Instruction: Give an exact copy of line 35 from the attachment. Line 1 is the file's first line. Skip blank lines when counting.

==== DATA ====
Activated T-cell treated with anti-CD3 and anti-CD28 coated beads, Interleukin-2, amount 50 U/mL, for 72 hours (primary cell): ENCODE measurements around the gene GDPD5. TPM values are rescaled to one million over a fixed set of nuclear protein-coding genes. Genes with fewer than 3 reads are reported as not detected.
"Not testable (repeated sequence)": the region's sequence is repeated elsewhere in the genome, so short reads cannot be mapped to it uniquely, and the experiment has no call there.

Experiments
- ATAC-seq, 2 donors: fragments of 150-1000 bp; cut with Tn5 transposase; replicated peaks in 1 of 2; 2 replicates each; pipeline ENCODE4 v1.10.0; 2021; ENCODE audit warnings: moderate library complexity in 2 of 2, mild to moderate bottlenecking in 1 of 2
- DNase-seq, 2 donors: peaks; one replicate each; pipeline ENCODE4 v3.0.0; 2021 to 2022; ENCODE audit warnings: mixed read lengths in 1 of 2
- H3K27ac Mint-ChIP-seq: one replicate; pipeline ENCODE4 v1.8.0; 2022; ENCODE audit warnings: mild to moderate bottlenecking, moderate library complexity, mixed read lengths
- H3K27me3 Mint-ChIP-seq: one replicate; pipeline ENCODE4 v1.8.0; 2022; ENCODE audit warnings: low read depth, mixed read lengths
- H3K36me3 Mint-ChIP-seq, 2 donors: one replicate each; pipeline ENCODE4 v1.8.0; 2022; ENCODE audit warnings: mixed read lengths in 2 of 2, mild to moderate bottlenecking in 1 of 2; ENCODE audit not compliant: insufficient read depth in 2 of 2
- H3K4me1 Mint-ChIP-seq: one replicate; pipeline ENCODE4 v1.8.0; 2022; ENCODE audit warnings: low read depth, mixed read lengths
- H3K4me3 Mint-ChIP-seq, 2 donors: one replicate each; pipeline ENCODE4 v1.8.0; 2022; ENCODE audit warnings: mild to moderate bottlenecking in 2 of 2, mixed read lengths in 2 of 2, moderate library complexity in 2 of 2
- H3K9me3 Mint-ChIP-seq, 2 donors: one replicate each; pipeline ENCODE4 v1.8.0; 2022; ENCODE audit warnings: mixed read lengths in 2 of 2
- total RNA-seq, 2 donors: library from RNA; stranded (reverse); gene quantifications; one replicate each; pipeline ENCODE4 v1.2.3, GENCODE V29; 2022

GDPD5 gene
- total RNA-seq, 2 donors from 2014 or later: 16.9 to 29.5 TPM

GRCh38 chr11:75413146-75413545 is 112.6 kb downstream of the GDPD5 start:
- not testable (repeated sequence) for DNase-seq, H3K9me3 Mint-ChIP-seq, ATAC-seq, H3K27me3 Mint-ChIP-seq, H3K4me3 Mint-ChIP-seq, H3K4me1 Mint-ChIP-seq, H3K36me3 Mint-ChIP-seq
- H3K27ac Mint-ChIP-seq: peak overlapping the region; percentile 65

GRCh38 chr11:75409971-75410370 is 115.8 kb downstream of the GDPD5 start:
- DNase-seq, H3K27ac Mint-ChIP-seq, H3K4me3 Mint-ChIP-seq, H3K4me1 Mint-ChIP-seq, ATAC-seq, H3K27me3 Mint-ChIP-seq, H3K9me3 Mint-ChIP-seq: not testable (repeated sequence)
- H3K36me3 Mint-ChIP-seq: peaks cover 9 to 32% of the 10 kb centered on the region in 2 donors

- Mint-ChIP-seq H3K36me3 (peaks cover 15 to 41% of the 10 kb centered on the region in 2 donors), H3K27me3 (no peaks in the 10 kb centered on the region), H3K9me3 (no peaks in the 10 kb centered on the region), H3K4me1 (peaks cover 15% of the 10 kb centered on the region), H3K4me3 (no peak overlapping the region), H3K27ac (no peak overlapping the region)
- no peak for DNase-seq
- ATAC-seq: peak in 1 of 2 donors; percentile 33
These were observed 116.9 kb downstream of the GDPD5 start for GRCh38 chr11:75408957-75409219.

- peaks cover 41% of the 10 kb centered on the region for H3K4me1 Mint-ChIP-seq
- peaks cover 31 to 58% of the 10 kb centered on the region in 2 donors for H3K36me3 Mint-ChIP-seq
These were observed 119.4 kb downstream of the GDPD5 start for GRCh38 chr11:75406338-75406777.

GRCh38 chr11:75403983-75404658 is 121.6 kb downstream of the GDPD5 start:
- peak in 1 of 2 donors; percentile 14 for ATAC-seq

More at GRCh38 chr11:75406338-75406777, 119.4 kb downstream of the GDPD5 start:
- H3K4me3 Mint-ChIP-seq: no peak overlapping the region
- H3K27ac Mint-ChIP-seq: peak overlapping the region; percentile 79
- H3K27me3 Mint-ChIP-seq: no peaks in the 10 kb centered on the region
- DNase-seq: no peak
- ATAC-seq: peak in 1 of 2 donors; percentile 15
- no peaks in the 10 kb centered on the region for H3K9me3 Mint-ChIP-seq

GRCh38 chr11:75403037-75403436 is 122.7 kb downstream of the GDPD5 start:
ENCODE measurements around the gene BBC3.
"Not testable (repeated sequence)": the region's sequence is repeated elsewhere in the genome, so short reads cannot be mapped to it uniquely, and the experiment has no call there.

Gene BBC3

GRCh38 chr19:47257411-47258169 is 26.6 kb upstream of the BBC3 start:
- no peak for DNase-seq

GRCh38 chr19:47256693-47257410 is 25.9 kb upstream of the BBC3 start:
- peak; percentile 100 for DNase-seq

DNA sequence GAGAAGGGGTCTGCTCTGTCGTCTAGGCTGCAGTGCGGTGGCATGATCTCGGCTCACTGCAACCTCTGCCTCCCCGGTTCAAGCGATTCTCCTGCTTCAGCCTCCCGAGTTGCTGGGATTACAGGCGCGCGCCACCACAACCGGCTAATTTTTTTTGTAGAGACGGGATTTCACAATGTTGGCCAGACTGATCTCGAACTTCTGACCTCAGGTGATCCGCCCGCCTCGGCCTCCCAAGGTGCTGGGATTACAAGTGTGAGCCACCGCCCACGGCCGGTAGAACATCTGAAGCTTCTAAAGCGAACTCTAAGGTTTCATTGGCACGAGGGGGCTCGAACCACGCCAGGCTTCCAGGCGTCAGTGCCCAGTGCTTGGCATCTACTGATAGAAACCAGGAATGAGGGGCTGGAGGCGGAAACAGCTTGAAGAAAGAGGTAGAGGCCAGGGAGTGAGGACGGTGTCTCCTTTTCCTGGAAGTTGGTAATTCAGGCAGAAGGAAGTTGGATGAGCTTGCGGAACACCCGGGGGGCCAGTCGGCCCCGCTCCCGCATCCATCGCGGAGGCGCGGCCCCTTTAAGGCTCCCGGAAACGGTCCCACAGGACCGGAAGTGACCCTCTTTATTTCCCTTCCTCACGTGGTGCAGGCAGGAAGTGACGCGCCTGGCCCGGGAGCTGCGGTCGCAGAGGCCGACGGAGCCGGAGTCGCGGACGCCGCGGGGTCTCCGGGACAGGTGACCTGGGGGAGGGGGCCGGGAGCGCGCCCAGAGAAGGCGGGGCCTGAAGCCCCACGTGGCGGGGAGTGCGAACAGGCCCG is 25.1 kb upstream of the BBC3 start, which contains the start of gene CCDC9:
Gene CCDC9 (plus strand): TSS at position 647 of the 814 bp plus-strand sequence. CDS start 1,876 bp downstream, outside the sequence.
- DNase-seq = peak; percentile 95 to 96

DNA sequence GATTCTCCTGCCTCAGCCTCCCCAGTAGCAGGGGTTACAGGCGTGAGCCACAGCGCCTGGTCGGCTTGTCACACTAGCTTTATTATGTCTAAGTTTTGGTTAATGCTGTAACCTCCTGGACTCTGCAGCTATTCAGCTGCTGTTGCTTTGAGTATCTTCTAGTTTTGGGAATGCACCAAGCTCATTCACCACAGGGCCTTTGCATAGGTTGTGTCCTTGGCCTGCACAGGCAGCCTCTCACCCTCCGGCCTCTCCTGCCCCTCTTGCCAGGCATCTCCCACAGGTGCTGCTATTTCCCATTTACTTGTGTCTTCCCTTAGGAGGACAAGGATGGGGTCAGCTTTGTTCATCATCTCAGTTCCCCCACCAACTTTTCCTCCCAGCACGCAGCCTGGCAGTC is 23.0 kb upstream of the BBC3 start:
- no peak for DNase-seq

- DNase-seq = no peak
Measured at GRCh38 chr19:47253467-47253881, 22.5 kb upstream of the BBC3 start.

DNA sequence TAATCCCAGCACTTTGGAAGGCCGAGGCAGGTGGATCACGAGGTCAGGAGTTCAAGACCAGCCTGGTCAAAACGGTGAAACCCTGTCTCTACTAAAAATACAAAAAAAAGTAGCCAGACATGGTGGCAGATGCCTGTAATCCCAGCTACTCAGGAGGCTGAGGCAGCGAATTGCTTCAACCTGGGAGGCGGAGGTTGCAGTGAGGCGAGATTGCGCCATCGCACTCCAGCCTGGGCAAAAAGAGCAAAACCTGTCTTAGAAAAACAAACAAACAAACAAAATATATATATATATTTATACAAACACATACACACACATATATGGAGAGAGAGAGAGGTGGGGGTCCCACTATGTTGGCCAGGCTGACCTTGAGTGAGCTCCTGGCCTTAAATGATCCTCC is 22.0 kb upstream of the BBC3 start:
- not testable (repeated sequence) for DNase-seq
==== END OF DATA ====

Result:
- ATAC-seq: peak in 1 of 2 donors; percentile 15